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Threat assessment targets student needs

School safety is on everyone’s mind these days, with good reason. Local district administrators, law enforcement and mental health professionals wasted no time after school let out, holding an all-day training session last week on identifying and responding to threats posed by students and non-students alike.

There is no magic way to point to a troubled youngster and say, “this is the next school shooter.” But there are specific steps that can and should be taken by educators, and last week’s session was focused on standardizing what is called threat assessment across districts and between agencies.

Threat assessments are not new; school officials have been doing them for some time. So have law enforcement agencies and hospitals. But they have been handled on an individual basis. The newer model emphasizes levels of threat, from Level 1, handled in-house, to Level 2, when outside agencies are brought in, including mental health professionals, law enforcement and social workers.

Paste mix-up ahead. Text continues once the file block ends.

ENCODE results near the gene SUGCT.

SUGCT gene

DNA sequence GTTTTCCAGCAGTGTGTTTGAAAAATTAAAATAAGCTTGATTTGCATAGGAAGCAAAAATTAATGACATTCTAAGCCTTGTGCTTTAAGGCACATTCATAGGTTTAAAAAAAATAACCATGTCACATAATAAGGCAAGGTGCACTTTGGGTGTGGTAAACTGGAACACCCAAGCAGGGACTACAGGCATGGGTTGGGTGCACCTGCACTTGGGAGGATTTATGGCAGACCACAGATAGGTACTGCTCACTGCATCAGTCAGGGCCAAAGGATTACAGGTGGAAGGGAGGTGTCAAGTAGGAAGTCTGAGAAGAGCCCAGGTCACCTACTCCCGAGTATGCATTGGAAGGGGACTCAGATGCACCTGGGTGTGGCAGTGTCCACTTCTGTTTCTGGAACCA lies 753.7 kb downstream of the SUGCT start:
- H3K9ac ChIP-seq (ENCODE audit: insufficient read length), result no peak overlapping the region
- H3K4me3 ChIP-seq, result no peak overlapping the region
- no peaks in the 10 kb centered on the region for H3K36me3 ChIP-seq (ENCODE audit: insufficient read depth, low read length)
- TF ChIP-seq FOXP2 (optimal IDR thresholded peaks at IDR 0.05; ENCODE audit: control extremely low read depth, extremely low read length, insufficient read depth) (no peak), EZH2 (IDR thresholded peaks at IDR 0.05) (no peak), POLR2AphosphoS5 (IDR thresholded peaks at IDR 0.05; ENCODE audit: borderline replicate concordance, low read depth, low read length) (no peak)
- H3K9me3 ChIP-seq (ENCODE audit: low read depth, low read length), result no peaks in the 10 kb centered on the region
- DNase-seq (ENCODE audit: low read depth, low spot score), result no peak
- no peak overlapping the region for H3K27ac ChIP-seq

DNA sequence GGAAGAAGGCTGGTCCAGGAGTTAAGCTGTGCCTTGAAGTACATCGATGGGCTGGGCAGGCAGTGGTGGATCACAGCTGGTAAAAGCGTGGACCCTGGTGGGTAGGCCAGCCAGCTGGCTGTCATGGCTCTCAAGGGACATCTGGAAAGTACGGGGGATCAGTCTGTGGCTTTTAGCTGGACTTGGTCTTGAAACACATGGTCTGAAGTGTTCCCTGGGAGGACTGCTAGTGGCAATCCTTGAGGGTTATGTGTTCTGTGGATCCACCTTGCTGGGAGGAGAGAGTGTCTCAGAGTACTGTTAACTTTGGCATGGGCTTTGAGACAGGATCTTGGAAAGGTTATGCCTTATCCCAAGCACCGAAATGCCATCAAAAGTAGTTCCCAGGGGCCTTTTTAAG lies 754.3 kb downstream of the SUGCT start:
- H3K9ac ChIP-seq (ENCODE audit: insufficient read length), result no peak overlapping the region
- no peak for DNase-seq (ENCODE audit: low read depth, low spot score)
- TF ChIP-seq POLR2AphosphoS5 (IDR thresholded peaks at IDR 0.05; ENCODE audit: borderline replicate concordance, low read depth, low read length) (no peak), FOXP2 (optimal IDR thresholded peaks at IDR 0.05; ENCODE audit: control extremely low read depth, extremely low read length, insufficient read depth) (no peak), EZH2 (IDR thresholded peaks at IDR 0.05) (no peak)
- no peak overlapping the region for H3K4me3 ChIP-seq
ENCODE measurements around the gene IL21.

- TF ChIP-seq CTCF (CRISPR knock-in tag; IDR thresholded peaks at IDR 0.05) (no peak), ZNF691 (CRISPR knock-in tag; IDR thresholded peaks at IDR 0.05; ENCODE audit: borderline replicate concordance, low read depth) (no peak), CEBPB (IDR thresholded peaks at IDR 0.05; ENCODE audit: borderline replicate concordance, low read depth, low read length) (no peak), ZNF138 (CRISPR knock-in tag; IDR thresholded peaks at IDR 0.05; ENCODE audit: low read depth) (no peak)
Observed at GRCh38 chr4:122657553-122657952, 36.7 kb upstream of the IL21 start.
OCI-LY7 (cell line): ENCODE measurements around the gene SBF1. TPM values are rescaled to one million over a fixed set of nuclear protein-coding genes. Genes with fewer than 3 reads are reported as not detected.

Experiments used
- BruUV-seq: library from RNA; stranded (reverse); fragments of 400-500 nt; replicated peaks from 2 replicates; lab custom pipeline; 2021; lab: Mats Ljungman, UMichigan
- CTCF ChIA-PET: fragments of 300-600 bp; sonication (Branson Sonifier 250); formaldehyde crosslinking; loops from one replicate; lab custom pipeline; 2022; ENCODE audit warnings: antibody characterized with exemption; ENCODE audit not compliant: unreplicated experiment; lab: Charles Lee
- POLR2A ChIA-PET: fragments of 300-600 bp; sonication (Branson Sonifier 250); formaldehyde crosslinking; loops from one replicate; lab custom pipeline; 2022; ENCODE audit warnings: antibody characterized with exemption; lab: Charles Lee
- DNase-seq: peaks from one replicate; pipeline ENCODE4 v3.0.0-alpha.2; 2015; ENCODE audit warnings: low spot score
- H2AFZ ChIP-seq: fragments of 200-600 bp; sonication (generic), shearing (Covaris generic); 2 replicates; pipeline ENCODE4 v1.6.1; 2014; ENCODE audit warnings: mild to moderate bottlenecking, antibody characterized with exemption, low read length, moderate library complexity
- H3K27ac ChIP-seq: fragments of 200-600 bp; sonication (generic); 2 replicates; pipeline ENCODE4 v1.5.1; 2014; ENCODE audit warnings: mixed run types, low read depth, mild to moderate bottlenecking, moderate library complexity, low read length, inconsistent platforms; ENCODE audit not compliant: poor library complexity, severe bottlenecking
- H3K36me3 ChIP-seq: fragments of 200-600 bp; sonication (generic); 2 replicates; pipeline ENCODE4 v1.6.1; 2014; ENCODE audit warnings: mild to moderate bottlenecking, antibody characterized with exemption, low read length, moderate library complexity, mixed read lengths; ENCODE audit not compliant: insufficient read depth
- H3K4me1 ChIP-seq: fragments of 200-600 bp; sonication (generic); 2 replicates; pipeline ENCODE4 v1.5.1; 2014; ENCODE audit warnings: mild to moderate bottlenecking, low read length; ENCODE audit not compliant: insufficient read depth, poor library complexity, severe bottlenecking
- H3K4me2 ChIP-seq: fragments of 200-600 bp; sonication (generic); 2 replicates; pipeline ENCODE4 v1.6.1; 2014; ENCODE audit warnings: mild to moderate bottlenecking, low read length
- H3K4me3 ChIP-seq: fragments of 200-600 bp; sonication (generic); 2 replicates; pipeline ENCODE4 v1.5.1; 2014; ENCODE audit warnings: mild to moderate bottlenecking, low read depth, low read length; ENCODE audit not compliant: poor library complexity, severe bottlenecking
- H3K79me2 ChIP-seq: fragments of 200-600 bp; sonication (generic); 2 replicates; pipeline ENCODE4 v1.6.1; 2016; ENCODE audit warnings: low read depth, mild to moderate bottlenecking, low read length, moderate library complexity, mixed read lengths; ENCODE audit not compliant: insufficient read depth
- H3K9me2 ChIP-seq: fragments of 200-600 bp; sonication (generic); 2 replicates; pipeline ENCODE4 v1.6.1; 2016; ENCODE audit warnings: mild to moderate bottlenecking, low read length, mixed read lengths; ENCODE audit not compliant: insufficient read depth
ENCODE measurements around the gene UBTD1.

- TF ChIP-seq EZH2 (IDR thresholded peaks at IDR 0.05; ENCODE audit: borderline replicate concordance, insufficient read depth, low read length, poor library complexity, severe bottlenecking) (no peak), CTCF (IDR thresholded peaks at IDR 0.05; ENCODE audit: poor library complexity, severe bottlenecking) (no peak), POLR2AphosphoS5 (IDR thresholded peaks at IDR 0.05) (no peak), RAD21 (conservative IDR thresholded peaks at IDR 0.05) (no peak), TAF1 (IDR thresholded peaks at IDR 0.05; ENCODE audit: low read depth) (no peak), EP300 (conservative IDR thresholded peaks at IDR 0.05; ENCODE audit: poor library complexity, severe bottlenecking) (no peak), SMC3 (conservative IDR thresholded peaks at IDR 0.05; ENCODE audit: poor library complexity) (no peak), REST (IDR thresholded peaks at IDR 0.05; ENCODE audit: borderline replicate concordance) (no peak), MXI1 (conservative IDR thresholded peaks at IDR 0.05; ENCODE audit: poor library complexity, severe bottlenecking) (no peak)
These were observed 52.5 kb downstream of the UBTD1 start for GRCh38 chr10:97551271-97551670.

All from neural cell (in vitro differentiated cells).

Consultant John van Dreal, outgoing safety and risk management director for Salem-Keizer Public Schools, told the assembled professionals that it’s important to correctly determine whether a student represents a credible threat to themselves or others, and beyond that, to differentiate between a student exhibiting a pattern of aggression and one who may be temporarily reacting to stress with inadequate coping skills.

Either way, the emphasis is on getting the student the help he or she needs, at a level appropriate to the situation.

The goal of local administrators is to develop a unified threat assessment system that is consistent among all school districts and outside agencies. That way, support can follow a student who moves from one district to another.

Too often, especially in the wake of another school shooting, the focus tends to be on physical security — guards, metal detectors, gun restrictions — when attention to emotional and psychological security is every bit as important, if not more so. A student experiencing psychic pain who is identified and embraced by those who can help is far less likely to act out in a violent way.

Laurel Madrone, clinical manager of Asante’s Behavioral Health Unit, described it as a team of professionals “wrapping a kid up in supports.”

More wrapping and more support means more safety and security for everyone.

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